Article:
No Reference Metrics (NORM)
The No Reference (NR) Metrics group (NORM) is an open collaborative for developing NR metrics for monitoring visual service quality. NORM encourages knowledge sharing on all aspects of NR metric research and development. Current projects include:
- Open source NR metric
- SI and TI clarification and improvement
- Video quality metadata standard
NORM coordinates work using the VQEG reflector firstname.lastname@example.org
Conference calls are announced on the NORM reflector and listed on the main VQEG webpage.
#1) NR Metric Development—What Is Our Design Goal?
NR metrics use the decoded video at the point of measurement to estimate:
- Mean opinion score (MOS), to assess the overall quality
- Root cause analysis (RCA), to identify the impact of specific visual impairments
We seek a broad scope: camera capture, encoding, decoding, transcoding, scaling, transmission, aesthetics and artistic intent, image enhancement, monitor, and display device.
Users must be able to modify the scope to ignore specific impairments. For example, broadcasters want MOS to ignore artistic intent and aesthetics. The omitted factors should not influence MOS.
The performance goals are robust accuracy with a minimum of operational restriction. Use cases include Video on Demand (VoD), live broadcast services, social media, first responder video, medical, and AI vision systems (autonomous vehicles). Access to the bitstream is beneficial, but not required.
NORM is an open collaborative group that intends to make all of its work public, royalty free.
- No reference resources here.
- This Google Sheet coordinates our work to identify metric components.
- NRMetricFramework GitHub repository provides tools for developing NR metrics and NR metric performance analyses.
#2) Improved Complexity Metric
This effort began by clarifying SI and TI. The ITU-T Rec. P.910 definitions of SI and TI had contained ambiguities. Agreement was reached on how to eliminate these ambiguities. Our proposal was submitted to ITU-T Study Group 12, to revise P.910.
Work continues on developing an improved metric that assesses the coding complexity of videos. Design specifications include:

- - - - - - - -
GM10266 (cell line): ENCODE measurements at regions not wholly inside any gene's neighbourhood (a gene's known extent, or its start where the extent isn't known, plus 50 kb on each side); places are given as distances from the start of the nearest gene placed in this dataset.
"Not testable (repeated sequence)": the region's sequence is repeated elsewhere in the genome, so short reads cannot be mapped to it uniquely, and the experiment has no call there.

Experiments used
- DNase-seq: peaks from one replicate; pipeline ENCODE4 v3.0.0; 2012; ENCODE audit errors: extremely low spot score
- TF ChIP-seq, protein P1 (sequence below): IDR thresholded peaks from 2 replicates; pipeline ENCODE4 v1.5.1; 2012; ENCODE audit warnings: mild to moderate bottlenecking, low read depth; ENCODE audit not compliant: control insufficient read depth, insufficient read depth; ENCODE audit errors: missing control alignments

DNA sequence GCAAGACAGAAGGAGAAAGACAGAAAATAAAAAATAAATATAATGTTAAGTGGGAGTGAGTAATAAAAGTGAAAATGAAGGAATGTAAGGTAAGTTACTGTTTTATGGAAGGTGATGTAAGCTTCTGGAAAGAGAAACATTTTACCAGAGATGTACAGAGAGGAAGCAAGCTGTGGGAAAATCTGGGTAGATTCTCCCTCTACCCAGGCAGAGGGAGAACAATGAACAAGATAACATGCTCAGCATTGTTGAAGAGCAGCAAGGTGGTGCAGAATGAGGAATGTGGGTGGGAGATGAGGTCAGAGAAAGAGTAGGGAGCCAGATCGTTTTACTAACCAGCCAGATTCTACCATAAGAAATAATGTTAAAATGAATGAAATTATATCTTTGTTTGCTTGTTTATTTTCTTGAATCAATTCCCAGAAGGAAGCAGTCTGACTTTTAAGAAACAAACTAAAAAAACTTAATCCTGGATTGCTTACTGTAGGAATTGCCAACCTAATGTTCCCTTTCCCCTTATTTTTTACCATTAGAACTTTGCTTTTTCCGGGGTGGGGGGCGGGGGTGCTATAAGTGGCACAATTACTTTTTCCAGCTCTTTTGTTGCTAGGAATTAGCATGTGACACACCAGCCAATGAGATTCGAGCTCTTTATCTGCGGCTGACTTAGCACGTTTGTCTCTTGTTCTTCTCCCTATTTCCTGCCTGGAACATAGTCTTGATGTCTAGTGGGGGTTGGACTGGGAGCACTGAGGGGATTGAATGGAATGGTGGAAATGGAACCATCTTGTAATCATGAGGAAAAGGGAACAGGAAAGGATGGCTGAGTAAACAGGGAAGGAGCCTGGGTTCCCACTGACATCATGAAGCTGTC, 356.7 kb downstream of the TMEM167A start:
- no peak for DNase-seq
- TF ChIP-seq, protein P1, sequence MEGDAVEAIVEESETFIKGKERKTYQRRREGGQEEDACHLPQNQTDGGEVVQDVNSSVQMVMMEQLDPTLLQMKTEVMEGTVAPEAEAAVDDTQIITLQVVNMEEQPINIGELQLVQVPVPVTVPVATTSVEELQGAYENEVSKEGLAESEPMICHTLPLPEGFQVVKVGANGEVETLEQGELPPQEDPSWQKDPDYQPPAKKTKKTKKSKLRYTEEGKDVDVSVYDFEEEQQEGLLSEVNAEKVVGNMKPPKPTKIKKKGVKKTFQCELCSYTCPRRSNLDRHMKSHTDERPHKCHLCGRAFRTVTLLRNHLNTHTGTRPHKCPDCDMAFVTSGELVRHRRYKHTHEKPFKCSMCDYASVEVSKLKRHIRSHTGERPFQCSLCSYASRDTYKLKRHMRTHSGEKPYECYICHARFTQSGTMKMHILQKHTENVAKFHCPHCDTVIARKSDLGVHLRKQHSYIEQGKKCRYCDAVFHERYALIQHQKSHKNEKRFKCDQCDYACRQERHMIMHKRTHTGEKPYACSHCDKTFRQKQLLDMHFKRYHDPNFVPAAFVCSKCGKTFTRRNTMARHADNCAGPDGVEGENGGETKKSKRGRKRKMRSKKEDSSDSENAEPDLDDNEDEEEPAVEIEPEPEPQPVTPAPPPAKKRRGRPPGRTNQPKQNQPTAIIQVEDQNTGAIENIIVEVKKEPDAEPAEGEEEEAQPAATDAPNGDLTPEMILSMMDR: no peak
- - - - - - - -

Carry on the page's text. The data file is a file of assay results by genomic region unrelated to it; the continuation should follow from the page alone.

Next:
- Very light weight algorithm (low coding complexity)
- Estimates a curve that relates coding complexity to bit-rate
- Includes motion estimation
- Questions #1: calculate the convex hull, to choose an optimal compression resolution and bitrate
- Given an original video predict bit-rate Y (MBit/s) where VMAF = 80. Assume the original and processed video have the same resolution.
- Later improvements will allow resolution changes and other VMAF targets.
- Question #2: extrapolate the impact of reducing resolution or bitrate
- "We are at bitrate X and we want to reduce the bitrate to X/2. How much will the quality drop?"
- This is question #1 applied to a video that already has compression artifacts
- Question #3: a managed network only has access to compressed videos, and wants to understand the impact of increasing or decreasing bandwidth allocations
- "How much would the quality change (up or down) if we increase or decrease the bandwidth?"
- This question assumes that the head end could adjust its behavior to take advantage of increased bitrates, and that video complexity is somewhat stable over time
- Vision of training libraries to enable research
- Videos without no scene cuts,
- FR metric ratings (e.g., VMAF)
- Training features (e.g., from Motion search repository)
- Variety of resolutions and bitrates of interest to modern paid video services (VMAF 60 to 95)
- Access to the source content is optional, if the other data is available
- Minutes (Google Doc)
- SI/TI repository, Python code
- Motion search repository, C++ code
#3) Video Quality Metadata Standard
Full reference video quality metrics are readily available in most modern transcoding pipelines. Including full-reference video quality metrics as metadata in compressed bitstreams would take very little space and provides a more accurate and “green” way of estimating source video quality.
To realize this vision, we must establish a standard format to save such metadata at both elementary video bitstream level and system layer. Both hardware (device) makers and service providers have a lot to gain by offering such metadata in their compressed bitstreams.
NR metrics would still be needed in situations like the following:
- In the camera front-end, to estimate quality of raw input
- Legacy content (video quality metadata unavailable)
- Some video broadcasting applications (e.g., transmission over
- Non-transcoding image/video applications (e.g., editing, image enhancement)